He then introduced me to Darren Melbourne, who became our licensing director. Darren knows just about everybody in the games industry, particularly from that early era. And it just went from there.

We applied for an accelerator fund with Microsoft and got accepted into that. There were some 800 companies which applied, but only eight got through, and we won. That gave us a bit of mentoring. Then we raised some investment. This is now 2019: we got some investment from Tencent, and that’s when things really started to pick up.

How many platforms are you on now?

We’re pretty widely available! We’re out on PC, Linux, Mac, Android, Xbox. We’re integrated with Samsung Smart TVs. And we will be integrated into every new Mercedes (I think they just talked about that at CES). There’s a whole range of other devices.

And you can probably guess where we’re going to go. By the second half of this year, we will probably be the most accessible gaming platform on the planet. Antstream will be in more places than anyone else. Incredible – and perhaps a little bit insane for a company of our size!

That was always the mission here. It was to get these games and make them available to everyone, wherever you are
Steve Cottam

But that was always the mission here. It was to get these games and make them available to everyone, wherever you are. This is one of the reasons I went for cloud gaming. People sometimes ask, “Why are you streaming a Commodore 64 game? They’re tiny.” And it’s about accessibility. It’s about getting it on all your devices and not having to download and manage files.

It’s also about a consistent experience. Even when you get to the PlayStation game era, where the ROM sizes are quite big, I still want to click and play. I don’t want to worry. I don’t want to download. Just streaming across the board.

What steps do you take to make sure it’s a smooth experience? Cloud gaming has always had challenges, like latency.

It’s really interesting. Latency is obviously something I’m passionate about. We measure the latency that our gamers experience when they’re playing. A lot of it has to do with a couple of things: how close the user is to the server and how good those routes are between the user and the server.

Some of those things we can control, and others we can’t. That is true of all cloud gaming. Sometimes, you might find yourself on a noisy network. There’s nothing [the service] can do about it if I’m trying to stream a game while my son’s hammering the internet connection by downloading something on Steam upstairs. It’s probably going to have an impact!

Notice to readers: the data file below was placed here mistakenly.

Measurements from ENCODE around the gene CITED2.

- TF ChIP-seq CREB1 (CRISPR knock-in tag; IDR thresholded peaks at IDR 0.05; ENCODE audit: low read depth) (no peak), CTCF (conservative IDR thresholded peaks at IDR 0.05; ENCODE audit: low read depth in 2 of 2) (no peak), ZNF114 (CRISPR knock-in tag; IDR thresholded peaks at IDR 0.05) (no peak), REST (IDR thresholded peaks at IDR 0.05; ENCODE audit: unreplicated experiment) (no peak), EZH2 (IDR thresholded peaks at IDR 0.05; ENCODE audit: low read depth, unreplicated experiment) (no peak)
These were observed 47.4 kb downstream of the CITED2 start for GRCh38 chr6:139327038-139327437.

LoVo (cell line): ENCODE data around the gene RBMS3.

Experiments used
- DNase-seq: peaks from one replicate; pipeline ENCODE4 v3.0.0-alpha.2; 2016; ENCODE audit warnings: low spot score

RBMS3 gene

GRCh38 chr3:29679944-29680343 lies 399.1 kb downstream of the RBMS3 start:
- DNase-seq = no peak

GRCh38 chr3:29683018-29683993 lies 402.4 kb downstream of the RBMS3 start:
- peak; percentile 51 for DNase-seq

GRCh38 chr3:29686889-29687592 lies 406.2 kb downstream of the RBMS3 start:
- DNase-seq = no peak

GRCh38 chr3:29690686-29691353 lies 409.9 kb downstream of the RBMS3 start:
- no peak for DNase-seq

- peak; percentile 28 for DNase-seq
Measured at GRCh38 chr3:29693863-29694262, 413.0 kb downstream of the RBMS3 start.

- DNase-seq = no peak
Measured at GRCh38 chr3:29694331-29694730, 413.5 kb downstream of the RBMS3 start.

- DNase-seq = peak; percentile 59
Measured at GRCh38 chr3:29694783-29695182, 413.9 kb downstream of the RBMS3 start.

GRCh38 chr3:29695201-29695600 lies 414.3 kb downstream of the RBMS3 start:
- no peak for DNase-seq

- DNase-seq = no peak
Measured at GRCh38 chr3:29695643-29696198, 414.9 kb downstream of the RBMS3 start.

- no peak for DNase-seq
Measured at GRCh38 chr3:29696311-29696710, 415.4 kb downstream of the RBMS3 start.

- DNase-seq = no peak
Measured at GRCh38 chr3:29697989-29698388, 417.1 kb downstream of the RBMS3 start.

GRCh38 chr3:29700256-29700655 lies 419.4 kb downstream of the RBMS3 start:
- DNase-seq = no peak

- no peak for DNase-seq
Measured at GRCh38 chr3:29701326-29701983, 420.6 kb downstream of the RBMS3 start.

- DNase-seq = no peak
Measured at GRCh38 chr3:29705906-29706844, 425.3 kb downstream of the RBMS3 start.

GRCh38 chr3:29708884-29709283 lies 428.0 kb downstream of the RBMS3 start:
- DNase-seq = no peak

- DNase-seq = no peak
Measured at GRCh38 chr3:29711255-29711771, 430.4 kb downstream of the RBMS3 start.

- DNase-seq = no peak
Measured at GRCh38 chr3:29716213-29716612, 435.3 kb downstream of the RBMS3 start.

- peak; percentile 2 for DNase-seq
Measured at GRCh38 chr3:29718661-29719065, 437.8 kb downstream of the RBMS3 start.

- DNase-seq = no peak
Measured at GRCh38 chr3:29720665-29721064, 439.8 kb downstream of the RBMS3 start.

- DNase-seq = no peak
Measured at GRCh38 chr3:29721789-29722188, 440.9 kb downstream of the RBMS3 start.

The twin martial artists of Double Dragon (1987), a mainstay of the golden age of home console beat-'em-ups.

But broadly speaking, most people’s connections now shouldn’t see any problems whatsoever. We spend more money to keep the latency down. We could cluster our servers together more centrally and reduce costs. But that would have an impact on latency for some people. So we don’t; we spread the servers as far and wide as we can. And that’s really important.

We have a target: every game must launch in under three seconds. Doesn’t matter what it is. I don’t want to wait for a server to spin up. Click and play. We measure it every week – we look at the latency. And if the average latency goes up, we say, “Guys! We need more servers! Put them out there!”

Given their smaller file size, it must be easier to achieve that with retro games than modern games?

Truthfully, yes. That was always my strategy – start with things that are easier to stream, and roll forward. There will come a time when we are delivering 4K streams! As “retro” moves forward. Big 4K games will be will be retro in the future. So, we’re rolling forward.

These games are just fun. There are only so many actual core gaming concepts, and most of the mechanics were worked out quite early on
Steve Cottam

But obviously, the pace at which the data centres and the technology are moving forward is faster than we can keep up with. So I’m not worried about that. When we get to those high-definition games, the infrastructure will be there to support it. Services like [Google] Stadia did a great job, but it’s tough to start with high-definition games!

What other factors do you also consider, like the control schemes? What goes into creating an authentic experience?

We put a lot of time and effort into every game, and we remap the controls. Whether you’re on an Xbox controller, a mobile phone, or a keyboard or mouse – it’s not always possible, but we wanted it so that if you’re a new user coming in, [it’s accessible]. Part of the mission here is also to make these games available not just to people who played them originally but also to new generations of players.